As the head of the newly formed Northville-Placid Chapter of the Adirondack Mountain Club, Tom Wemett has a lot of tasks he wants to accomplish. One of them is to repair the dams at Duck Hole in the High Peaks Wilderness.
The main dam at Duck Hole is a wooden and stone structure that was originally built by the Santa Clara Lumber Company in 1912. It was then improved and rebuilt in 1937 by the Civilian Conservation Corps.
Duck Hole is a desirable destination for many hikers, fishermen and even a few hardy paddlers who carry their canoes up from Henderson Lake in the southern High Peaks. The dam holds back the Cold River and has created a shallow 61-acre pond that is no more than 12 feet deep in spots.
If the Duck Hole dam were to fully deteriorate, this shallow pond would drain into the Cold River and revert to being a meadow.
(Enterprise photo — Mike Lynch)
Along the northwestern shores of the picturesque pond are two lean-tos that sit back from the water at the back end of a meadow that is known for, among other things, being home to many snakes. Both lean-tos are a short walk to the main dam, where water spills into the rocky Cold River below.
The small pond is surrounded by several High Peaks: MacNaughton, Santanoni, Sawteeth and Seymour mountains. Duck Hole is also at the intersection of four trails: Bradley Pond Trail, Northville-Placid Trail, Henderson Lake Trail and the Ward Brook Trail. It is 6.9 miles from the nearest trailhead.
The main dam, a 12-foot-high, 110-foot-long structure, and its 62-foot-long spillway, has deteriorated slowly over the last several decades. DEC studies have determined the dam will likely continue to gradually fall apart, eventually draining the pond and returning the land behind it to a meadow. A bridge that once crossed the dam was removed in 2001.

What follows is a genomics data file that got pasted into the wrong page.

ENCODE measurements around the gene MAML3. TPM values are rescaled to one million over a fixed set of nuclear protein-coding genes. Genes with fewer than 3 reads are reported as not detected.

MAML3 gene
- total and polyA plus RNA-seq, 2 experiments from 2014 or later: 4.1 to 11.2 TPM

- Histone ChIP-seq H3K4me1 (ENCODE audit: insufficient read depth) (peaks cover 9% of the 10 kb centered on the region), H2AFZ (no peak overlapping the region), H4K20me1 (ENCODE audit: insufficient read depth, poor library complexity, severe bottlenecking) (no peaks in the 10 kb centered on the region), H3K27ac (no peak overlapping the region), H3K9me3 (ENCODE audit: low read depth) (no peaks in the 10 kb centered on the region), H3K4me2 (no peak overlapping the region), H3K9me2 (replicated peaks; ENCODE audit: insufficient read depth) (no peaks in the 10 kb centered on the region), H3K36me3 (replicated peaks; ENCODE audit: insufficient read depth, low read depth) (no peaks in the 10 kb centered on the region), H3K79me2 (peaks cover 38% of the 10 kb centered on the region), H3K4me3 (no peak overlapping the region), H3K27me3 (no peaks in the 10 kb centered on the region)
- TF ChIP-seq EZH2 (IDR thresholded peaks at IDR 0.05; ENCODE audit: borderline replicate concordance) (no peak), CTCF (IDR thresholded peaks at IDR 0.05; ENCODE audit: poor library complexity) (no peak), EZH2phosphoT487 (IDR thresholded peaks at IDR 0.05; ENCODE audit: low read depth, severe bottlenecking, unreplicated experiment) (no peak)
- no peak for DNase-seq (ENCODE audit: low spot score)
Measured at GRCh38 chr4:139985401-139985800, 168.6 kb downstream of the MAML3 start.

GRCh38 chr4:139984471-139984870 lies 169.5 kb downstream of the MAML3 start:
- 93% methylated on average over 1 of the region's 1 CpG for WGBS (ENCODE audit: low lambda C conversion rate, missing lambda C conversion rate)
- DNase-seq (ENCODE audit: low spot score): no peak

But, to the chagrin of some Duck Hole aficionados, the structures are in serious need of repair and will eventually fall apart unless repaired. This bothers some people.
"There's a lot of people for it," said Bob Bates, an advocate for Duck Hole. "If it does go, it's going to leave a big hole."
As it stands now, there is little hope of saving Duck Hole unless a private group steps forward to do so. The DEC, which manages the land, likely doesn't have the manpower or funds to undertake such a project with the state struggling financially.
In 2004, a small group of outdoor enthusiasts started working together to try to save the dam, writing letters to the DEC on the subject and raising awareness to the area. Their efforts failed, however, and the subject was put on the backburner by members of the group.
But Wemett hopes to rekindle that spirit and eventually approach the DEC with a solution for saving the structure. Wemett says Duck Hole is an important part of the Northville-Placid trail corridor and is worthy of his chapter's attention.
"With my emphasis on the Northville-Placid Trail corridor ... I'm interested in doing something with it," Wemett said. "It's such a beautiful place."
Wemett said he knows it's a big task and it isn't his first priority in regard to the trail, but he believes it's one that can be accomplished. He said one of his goals is to hire someone at a "reasonable cost" to do an engineering study on the dam.